It its patent application filed this month it said that the sweetness of sucralose and other sweeteners could be improved by sweetener enhancers that were pre-treated with an encapsulating agent.
“One concern with using sucralose in chewing gum is the cost of the sucralose,” said Wrigley in its patent application.
In 2011, US food companies struggled to get hold of Chinese sucralose supplies, but prices for the sweetener have since fallen and major supplier Tate & Lyle has forecast a 15% drop in prices this year.
Sweetener enhancers can be added to chewing gum to boost the sweetness of sweeteners such as sucraloses, meaning less is required. But Wrigley said that known enhancers often failed to produce the intended effect.
Wrigley said: “It was discovered that by treating the sweetness enhancer so as to modify its rate of release from chewing gum that the sweetness enhancer was effective to increase the perceived sweetness of the T1 R2 sweetener [sucralose and other sweeteners] in the chewing gum.”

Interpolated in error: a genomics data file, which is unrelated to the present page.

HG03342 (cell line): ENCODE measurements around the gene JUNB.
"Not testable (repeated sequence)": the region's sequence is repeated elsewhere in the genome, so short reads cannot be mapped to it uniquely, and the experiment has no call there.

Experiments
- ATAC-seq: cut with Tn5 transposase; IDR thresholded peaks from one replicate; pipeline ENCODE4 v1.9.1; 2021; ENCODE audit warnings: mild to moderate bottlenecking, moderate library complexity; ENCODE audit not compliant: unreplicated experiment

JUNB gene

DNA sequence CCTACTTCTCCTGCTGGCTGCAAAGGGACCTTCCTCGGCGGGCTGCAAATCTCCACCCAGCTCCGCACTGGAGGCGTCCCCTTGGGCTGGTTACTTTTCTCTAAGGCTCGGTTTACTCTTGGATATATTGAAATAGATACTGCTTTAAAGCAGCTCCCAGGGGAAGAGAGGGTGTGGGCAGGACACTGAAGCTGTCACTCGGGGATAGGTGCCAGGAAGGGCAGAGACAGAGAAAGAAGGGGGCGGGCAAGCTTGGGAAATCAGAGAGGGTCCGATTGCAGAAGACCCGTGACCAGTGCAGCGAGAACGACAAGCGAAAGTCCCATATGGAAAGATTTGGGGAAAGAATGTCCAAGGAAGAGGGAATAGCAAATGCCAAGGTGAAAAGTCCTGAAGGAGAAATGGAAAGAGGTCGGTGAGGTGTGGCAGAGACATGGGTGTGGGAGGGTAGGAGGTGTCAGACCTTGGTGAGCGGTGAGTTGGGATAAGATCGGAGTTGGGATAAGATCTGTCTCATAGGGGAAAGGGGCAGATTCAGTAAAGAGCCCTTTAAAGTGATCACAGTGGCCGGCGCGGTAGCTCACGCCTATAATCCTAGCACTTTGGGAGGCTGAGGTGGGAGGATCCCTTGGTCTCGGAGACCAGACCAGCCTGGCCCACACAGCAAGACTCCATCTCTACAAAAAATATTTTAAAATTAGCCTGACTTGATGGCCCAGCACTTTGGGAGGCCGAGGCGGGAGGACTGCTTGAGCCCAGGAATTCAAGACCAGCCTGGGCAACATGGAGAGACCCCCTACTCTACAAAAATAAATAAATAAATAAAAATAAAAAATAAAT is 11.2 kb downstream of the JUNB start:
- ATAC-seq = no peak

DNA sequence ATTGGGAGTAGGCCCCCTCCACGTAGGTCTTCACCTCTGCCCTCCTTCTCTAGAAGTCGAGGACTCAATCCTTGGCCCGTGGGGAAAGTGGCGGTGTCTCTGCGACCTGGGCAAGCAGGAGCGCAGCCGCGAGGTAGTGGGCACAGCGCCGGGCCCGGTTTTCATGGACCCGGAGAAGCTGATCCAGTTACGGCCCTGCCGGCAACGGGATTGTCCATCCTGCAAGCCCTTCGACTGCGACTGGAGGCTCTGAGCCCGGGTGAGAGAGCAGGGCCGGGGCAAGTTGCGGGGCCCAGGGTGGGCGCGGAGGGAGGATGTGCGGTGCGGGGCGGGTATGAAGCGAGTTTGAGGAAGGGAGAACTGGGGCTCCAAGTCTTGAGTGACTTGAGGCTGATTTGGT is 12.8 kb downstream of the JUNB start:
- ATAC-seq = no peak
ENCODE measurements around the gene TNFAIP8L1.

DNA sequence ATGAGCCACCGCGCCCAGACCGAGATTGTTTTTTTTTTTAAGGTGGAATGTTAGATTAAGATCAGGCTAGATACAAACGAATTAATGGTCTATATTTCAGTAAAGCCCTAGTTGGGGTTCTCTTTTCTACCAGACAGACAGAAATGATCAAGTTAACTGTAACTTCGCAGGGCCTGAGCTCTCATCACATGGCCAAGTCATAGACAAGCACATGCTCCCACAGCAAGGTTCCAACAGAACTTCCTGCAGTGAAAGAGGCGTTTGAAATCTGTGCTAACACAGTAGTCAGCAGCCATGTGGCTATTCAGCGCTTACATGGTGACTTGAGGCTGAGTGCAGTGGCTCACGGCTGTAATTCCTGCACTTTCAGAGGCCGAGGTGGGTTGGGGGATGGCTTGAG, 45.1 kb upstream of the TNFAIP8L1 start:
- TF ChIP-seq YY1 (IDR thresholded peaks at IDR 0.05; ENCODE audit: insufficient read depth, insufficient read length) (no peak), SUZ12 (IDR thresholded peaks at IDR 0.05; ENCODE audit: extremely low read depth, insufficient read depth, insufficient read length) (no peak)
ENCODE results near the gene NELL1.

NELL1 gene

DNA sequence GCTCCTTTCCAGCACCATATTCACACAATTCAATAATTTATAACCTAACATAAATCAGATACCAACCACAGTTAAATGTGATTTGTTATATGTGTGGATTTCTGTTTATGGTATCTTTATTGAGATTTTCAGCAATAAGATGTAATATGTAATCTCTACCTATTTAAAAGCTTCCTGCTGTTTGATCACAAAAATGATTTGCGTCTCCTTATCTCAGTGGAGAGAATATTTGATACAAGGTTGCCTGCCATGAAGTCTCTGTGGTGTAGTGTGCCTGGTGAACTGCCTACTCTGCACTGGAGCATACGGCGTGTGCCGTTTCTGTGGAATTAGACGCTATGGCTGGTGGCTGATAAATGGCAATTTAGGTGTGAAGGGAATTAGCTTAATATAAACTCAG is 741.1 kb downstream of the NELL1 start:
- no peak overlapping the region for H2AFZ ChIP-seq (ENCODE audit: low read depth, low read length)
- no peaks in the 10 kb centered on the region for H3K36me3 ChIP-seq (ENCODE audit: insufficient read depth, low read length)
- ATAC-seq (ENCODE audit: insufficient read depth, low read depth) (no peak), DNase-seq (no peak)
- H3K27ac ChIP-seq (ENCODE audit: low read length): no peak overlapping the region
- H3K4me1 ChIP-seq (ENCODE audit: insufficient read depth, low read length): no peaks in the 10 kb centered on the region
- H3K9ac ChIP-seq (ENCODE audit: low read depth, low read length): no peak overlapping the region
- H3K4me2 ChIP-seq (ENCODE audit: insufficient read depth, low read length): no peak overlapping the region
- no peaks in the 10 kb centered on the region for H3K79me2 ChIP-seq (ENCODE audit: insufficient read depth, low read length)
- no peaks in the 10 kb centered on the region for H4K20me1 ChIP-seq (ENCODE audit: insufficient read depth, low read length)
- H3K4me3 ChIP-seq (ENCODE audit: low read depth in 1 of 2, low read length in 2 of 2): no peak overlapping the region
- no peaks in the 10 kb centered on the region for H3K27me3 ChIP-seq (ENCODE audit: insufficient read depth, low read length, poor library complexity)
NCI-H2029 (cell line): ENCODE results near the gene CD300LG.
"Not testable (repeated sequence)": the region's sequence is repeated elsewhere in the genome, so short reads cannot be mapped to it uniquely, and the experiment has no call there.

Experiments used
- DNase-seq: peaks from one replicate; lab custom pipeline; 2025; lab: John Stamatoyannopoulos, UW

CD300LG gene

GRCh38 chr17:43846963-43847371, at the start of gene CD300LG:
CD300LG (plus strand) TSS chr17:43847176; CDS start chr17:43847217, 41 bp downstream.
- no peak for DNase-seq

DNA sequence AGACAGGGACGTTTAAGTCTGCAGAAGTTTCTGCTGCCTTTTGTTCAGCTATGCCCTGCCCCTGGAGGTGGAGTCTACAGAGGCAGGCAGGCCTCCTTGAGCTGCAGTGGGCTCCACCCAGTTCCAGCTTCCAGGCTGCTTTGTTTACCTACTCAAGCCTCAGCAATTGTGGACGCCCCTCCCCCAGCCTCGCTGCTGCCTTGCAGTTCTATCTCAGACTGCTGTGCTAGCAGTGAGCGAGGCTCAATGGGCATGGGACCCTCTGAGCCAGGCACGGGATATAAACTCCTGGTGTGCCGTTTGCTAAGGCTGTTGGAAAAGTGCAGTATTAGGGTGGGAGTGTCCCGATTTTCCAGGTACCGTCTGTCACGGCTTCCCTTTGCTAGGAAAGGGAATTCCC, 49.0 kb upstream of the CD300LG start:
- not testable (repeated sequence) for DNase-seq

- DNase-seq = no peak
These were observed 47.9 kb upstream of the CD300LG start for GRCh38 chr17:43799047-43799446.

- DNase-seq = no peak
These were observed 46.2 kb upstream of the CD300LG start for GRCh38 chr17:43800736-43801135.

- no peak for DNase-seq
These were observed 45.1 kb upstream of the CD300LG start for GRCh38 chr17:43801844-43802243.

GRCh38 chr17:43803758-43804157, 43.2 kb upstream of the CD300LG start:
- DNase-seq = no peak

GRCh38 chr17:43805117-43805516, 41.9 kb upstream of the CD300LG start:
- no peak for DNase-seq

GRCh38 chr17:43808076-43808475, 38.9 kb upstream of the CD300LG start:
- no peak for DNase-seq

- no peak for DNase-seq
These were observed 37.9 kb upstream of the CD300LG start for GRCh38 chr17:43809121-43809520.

“This sweetness enhancer, when modified according to the present invention, gives a chewing gum having a controlled-release sweetness enhancement, giving a highly consumer-acceptable chewing gum product,” it continued.
Wrigley said that a sweetness enhancer could be selected from a group consisting of 4-amino-5,6-dimethylthieno[2,3-d]pyrimidin-2(1 H)-one and salts, solvates, and esters.
Under its method, Wrigley said the sweetener enhancer was physically modified by mixing it with an encapsulating agent, preferably polyvinyl acetate, in order to modify its rate of release.
It said the enhancer was then added to the chewing gum formulation at levels up to 0.2% to amplify the sweetness of sweeteners such as sucralose.
Wrigley filed the patent under the Patent Cooperation Treaty (PCT), an international patent law treaty that allows a uniform patent to be considered by signatory national or regional authorities.